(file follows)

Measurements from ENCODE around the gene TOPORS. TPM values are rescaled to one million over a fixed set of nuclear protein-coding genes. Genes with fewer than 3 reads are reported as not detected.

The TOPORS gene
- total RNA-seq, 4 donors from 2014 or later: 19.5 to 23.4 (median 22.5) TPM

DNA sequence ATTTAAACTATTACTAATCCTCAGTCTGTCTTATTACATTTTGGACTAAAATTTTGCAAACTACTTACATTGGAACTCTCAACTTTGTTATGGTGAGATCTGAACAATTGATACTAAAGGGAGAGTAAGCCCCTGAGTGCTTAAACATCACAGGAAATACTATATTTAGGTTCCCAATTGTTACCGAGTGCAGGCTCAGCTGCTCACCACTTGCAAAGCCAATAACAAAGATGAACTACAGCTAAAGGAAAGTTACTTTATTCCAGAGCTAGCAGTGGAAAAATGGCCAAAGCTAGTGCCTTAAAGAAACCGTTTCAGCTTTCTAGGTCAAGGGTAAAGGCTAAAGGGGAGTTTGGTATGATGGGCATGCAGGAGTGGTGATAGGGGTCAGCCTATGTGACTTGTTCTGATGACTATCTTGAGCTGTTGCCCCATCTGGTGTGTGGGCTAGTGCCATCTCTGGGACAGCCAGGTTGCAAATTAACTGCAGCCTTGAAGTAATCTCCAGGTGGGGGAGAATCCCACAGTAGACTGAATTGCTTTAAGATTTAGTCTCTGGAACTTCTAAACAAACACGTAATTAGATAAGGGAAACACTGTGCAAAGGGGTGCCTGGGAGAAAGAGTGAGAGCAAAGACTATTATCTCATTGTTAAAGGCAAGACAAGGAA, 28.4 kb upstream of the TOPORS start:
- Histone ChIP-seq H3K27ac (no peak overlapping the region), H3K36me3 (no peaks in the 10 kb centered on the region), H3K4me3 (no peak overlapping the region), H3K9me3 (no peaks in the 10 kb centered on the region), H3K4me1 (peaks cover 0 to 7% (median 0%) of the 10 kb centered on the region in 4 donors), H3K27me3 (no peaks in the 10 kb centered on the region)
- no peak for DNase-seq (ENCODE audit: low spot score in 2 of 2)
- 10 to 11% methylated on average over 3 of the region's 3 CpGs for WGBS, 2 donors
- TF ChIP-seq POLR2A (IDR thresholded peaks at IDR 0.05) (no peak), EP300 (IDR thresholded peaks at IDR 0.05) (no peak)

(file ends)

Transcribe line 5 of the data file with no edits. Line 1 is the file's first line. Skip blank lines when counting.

- Histone ChIP-seq H3K27ac (no peak overlapping the region), H3K36me3 (no peaks in the 10 kb centered on the region), H3K4me3 (no peak overlapping the region), H3K9me3 (no peaks in the 10 kb centered on the region), H3K4me1 (peaks cover 0 to 7% (median 0%) of the 10 kb centered on the region in 4 donors), H3K27me3 (no peaks in the 10 kb centered on the region)